The Failing Farmer: A Lesson in Urban Farming

Thrillseekers,

Well, here we find ourselves again. This blog will be taking a bit of a different turn from the original intent. But as I find myself here at the end of August floundering in several aspects now, I figured the best use of the blog would be to offer some suggestions on what has and has not worked for my farm as far as applying urban farming techniques to my mid-sized rural farm.

There are some good content providers out there right now for smaller scale urban farming and agriculture, but as I tried applying some principles on my half acre one-plot farm in a semi-rural community, I really had some problems. I’ve lost crops, had bad germination, been inconsistent with quantity, battled weeds like I could not have imagined, had the well pump fail, eaten some of the most bitter greens of my life, and thrown down my tools and walked off the site in utter frustration.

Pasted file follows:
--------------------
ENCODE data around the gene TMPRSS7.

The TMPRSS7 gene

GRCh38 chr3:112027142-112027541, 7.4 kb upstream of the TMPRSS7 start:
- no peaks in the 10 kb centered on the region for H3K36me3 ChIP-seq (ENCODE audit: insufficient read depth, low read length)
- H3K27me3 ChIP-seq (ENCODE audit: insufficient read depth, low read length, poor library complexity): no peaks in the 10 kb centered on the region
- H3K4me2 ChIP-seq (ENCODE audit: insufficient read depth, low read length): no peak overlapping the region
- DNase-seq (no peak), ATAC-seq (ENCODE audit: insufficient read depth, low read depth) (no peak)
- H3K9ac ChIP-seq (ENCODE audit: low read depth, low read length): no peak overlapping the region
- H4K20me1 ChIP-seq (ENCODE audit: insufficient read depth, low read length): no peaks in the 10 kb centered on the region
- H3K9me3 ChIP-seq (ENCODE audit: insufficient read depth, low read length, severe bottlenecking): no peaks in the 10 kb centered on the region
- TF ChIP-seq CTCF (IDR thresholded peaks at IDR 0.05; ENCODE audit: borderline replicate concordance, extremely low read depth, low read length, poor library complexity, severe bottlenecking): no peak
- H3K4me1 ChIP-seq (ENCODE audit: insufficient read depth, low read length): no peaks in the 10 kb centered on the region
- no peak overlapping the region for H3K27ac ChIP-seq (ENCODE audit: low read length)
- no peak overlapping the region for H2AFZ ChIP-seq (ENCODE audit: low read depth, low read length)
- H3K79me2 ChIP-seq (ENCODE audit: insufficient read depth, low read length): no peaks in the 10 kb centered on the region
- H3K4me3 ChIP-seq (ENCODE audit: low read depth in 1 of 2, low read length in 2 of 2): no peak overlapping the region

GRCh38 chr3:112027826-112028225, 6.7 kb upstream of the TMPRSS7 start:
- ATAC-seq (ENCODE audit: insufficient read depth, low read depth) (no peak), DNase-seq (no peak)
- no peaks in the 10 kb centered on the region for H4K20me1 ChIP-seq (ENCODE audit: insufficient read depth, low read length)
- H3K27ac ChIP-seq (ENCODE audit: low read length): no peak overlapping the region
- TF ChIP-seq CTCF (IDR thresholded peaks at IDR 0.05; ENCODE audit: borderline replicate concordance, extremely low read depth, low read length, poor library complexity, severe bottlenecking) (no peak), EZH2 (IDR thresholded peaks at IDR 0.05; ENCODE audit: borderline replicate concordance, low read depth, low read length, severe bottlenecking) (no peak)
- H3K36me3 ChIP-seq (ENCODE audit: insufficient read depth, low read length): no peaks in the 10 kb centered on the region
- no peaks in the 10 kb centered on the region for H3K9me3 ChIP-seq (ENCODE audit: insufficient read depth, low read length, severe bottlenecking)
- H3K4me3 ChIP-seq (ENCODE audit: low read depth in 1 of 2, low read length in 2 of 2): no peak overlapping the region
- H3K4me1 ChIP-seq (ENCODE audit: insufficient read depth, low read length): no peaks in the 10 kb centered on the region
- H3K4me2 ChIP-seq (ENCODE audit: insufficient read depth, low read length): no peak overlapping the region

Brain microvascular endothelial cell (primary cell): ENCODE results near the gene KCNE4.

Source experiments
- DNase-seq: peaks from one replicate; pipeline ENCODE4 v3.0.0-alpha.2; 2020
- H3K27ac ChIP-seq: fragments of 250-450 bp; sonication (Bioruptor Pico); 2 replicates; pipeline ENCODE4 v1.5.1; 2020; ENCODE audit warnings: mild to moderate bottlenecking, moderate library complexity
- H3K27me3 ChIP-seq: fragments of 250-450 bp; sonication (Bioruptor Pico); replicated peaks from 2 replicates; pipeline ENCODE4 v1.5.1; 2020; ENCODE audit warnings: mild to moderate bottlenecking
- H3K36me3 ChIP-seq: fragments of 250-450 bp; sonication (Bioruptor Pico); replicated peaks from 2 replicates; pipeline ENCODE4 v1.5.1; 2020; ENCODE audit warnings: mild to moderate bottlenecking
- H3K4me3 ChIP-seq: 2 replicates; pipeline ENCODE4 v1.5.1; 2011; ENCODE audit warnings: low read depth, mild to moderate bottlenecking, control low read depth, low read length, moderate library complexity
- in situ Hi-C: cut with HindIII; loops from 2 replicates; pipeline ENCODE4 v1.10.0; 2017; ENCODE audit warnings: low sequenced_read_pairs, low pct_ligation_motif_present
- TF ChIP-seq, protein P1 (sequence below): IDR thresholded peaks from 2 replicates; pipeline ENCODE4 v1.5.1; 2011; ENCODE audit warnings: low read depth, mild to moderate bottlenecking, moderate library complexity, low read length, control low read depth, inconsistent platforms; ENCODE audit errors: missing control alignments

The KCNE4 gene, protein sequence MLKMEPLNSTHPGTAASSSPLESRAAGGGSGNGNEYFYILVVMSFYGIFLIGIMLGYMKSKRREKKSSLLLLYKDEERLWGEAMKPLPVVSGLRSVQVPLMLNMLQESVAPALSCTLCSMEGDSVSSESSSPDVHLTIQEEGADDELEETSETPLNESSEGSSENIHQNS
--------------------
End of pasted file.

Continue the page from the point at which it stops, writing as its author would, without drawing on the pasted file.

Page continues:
Saying this farming thing is tough is an understatement. It’s mentally, emotionally, and physically challenging. I appreciate being able to farm part time and still get enough income from my “day job,” but working 8 hours in an office only to come home and know that I have another 4-6 hours of physically demanding work can be really disheartening on some days. But I have had some good times. I have also learned A TON, made relationships with very excited chefs, sold some product, and am gearing up for what I think will be a very successful fall season.

These first few blogs will detail some of my larger setbacks and why they failed. Then I’ll hopefully get into a routine of regular discussions of current activities and what is/isn’t working. The main intent of this blog will now be to help show urban farming techniques for farmers out there with a little more land than the average urban farmer on a single plot.

Until next time,

The Failing Farmer

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